7. The Dirty Dozen (1967)


Lee Marvin
Ernest Borgnine
Charles Bronson
Jim Brown
John Cassavetes
Richard Jaeckel
George Kennedy
Trini Lopez
Ralph Meeker
Robert Ryan
Telly Savalas
Robert Webber
Clint Walker
Donald Sutherland

The Dirty Dozen is straight up classic, directed by Robert Aldrich and starring always solid Lee Marvin as the rebel army major who has to train a dozen criminals to assassinate Nazi officers. Dirty Dozen comes in a bit short on drama, but there’s loads of action to carry this one. Plus… Lee Marvin. Did we mention Lee Marvin? Total guy movie that’s worthy of repeat viewings.

6. The Great Escape (1963)


Steve McQueen
James Garner
Richard Attenborough
Charles Bronson
James Coburn

We could totally do a “Steve McQueen. ‘Nuff said” thing here, but we’ll give The Great Escape a little more to its credit than a great leading man. An all-star lineup with McQueen, James Coburn, Charles Bronson, Sir Richard Attenborough, James Garner (so young!), Donald Pleasence and David McCallum as men escaping a German POW camp – it’s a testosterone adventure that includes a tunnel escape AND a motorcycle chase? Count us in.

5. Flags of Our Fathers/Letters from Iwo Jima (2006)


Ryan Phillippe
Adam Beach
Jesse Bradford
Neal McDonough
Barry Pepper
Robert Patrick
Paul Walker
Jamie Bell

Ken Watanabe
Kazunari Ninomiya
Tsuyoshi Ihara
Ryo Kase
Nakamura Shido

Clint Eastwood is the man – two of Eastwood’s best efforts ever (okay, they’re all great) is Flags of our Fathers and Letters from Iwo Jima, back to back storytelling of the Battle of Iwo Jima. Flags of Our Fathers tells of the seven US Marines who raised the American flag on Mount Suribachi at Iwo Jima and what happened after the event was captured in that very famous photo. “Letters” is a companion to “Flags,” telling the tale from a Japanese soldier perspective.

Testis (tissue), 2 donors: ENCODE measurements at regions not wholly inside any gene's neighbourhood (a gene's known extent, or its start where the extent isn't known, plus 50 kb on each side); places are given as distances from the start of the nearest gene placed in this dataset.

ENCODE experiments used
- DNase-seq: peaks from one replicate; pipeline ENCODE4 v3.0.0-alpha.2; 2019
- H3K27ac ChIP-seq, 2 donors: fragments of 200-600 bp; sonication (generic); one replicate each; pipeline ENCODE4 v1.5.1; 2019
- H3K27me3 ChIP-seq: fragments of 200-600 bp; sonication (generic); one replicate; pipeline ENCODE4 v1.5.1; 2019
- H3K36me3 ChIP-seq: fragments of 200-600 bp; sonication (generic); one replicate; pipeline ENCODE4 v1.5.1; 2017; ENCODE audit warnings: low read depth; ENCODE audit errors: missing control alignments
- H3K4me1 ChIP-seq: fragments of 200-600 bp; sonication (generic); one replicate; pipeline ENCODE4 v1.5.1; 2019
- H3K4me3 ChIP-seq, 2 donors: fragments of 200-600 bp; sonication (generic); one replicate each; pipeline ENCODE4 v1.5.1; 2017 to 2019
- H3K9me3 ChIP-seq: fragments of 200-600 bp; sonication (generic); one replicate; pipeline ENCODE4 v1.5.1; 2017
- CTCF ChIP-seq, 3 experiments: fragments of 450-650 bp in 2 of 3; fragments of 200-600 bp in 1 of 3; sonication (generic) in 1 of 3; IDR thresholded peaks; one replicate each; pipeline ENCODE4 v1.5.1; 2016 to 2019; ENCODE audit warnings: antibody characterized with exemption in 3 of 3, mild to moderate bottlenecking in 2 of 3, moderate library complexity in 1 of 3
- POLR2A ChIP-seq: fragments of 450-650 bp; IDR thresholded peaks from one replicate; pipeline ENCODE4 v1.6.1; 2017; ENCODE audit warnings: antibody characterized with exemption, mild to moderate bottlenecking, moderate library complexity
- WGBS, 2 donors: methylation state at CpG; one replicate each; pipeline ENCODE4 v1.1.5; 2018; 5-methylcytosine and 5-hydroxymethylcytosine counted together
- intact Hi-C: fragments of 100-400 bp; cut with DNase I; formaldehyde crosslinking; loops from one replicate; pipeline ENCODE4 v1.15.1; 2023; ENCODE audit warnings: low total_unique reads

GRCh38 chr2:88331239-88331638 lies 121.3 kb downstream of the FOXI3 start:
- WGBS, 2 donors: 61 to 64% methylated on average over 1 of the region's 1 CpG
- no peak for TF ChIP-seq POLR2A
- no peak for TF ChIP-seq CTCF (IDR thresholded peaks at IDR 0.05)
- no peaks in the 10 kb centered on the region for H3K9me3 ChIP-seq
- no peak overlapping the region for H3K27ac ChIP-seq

4. Saving Private Ryan (1998)


Tom Hanks
Tom Sizemore
Matt Damon
Edward Burns
Jeremy Davies
Barry Pepper
Giovanni Ribisi
Vin Diesel
Adam Goldberg

No best of WWII movie list would be complete without Steven Spielberg’s Saving Private Ryan, a slightly more sentimental entry on the list, but a winner nonetheless. Private Ryan’s opening scene of the American soldiers landing at Omaha Beach is by far one of the most memorable war scenes in recent film history. Saving Private Ryan delves deeper into character study than some of the others listed, with excellent performances by Jeremy Davies, Tom Hanks, Adam Goldberg and the rest of the cast.

3. Inglourious Basterds (2009)


Brad Pitt
Christoph Waltz
Michael Fassbender
Eli Roth
Diane Krüger
Mélanie Laurent

Let’s face it – Inglourious Basterds totally kicked ass and put Quentin Tarantino on top of his game yet again. A World War II film starring Brad Pitt? You’ve got our attention – now add an amazing script, top-notch acting and a blend of war film and spaghetti western and you’ve got a film masterpiece. We know there are naysayers out there who will hate on Basterds, but we think it’s an instant classic.

2. Schindler’s List (1993)


Liam Neeson
Ben Kingsley
Ralph Fiennes
Caroline Goodall
Embeth Davidtz

Spielberg’s masterpiece was nothing short of brilliant, placing it firmly at the top of our best World War II movie list. Schindler’s List is an emotional account of the Holocaust, with a portrayal of war profiteer Oskar Schindler (Liam Neeson) who saved many Jews’ lives during the horrific ordeal. The story and terrific acting make this one epic WWII drama.

1. Das Boot (1981)


Jürgen Prochnow
Herbert Grönemeyer
Klaus Wennemann

Is there any other WWII submarine movie that could make our list besides Das Boot? Well, maybe… but Das Boot is the best of the bunch, the holy grail of sub movies. This subtitled psychological drama about a German U-boat sub captures the claustrophobia of submarine existence in a powerful story that pulls you in and doesn’t let go. If you haven’t yet, check out the Director’s Cut of Das Boot – a longer running time, but that extra footage never bores.